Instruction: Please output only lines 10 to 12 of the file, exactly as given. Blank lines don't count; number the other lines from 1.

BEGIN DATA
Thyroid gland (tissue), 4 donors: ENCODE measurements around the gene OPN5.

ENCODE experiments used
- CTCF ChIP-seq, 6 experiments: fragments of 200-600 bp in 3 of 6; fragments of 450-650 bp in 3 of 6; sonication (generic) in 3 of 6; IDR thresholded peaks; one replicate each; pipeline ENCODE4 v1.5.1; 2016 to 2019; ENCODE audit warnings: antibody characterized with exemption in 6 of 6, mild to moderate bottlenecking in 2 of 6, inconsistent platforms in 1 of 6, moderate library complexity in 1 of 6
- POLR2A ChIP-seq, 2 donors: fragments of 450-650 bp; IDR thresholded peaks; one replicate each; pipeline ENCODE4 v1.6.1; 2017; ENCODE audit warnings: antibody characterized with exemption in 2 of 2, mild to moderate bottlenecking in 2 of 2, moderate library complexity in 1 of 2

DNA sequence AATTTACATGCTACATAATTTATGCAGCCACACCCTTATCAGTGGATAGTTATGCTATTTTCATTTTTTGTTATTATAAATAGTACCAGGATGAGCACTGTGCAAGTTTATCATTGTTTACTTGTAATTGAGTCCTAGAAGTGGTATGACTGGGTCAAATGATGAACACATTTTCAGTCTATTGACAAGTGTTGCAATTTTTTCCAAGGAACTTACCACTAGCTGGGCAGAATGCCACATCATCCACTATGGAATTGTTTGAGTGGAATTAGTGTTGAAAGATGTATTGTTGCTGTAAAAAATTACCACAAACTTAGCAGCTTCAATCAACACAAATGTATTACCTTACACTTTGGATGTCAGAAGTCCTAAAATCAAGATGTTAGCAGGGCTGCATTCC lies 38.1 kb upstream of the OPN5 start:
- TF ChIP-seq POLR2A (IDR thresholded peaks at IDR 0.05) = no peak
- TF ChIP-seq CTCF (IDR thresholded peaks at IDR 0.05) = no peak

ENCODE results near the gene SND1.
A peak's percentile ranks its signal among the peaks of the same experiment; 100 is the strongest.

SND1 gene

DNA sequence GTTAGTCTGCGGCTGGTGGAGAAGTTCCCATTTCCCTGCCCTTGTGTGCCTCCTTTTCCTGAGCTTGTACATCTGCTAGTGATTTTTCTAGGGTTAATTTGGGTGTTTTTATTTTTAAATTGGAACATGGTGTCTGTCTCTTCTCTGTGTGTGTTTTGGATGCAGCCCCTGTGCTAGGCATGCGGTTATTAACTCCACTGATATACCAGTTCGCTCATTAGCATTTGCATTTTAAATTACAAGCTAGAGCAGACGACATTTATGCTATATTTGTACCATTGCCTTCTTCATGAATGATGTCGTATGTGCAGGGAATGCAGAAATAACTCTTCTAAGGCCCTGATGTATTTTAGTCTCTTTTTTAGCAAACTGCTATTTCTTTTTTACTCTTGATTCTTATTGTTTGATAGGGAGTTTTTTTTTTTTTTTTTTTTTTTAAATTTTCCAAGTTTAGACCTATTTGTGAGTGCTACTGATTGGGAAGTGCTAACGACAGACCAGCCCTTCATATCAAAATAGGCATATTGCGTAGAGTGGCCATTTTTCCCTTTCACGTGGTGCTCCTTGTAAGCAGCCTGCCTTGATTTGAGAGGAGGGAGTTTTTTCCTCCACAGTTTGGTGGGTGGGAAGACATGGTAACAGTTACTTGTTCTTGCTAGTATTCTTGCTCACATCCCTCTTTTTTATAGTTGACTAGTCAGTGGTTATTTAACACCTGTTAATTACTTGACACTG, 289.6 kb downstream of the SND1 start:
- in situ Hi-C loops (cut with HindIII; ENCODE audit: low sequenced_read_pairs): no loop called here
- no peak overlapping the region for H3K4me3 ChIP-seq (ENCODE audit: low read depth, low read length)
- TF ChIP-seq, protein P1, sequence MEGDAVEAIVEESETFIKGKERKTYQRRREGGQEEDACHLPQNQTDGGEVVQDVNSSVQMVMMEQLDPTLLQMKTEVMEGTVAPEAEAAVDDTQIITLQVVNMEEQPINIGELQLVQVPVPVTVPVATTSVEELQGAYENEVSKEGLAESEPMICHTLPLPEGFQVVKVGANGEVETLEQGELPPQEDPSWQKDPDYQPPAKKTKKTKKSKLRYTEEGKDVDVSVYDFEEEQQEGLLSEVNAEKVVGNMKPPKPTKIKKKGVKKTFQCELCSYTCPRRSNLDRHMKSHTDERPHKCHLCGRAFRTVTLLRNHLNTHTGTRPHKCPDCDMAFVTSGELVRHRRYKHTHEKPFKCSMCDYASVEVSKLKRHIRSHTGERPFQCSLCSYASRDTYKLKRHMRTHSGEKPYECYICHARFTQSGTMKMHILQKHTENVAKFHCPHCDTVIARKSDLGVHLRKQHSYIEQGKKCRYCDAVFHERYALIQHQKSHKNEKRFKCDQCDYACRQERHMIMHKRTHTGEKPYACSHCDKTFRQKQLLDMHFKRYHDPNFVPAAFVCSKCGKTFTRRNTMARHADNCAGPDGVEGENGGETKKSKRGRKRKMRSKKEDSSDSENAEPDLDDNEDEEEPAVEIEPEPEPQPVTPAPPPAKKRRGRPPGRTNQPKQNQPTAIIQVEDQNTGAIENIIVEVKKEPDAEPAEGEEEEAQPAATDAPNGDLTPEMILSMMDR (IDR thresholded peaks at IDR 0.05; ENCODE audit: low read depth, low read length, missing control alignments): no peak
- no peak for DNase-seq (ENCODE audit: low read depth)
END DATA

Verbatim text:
SND1 gene

DNA sequence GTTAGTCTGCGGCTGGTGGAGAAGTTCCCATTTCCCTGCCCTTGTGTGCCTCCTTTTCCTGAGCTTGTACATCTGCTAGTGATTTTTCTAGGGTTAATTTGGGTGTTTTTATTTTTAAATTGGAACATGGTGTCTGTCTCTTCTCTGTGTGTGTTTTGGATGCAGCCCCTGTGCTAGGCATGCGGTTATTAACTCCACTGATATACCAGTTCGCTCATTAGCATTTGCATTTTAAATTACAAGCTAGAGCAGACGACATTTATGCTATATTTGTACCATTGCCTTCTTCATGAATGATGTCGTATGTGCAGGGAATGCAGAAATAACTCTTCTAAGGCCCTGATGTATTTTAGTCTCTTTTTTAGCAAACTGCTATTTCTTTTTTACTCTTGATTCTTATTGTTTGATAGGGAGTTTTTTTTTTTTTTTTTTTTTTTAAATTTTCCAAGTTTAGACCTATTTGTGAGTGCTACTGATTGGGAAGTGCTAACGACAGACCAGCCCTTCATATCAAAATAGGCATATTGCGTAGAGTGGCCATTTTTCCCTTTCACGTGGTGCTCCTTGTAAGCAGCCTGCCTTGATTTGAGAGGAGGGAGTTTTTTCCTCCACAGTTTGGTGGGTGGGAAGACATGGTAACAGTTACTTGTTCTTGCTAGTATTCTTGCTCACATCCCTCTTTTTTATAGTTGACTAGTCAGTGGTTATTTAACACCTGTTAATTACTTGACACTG, 289.6 kb downstream of the SND1 start:
- in situ Hi-C loops (cut with HindIII; ENCODE audit: low sequenced_read_pairs): no loop called here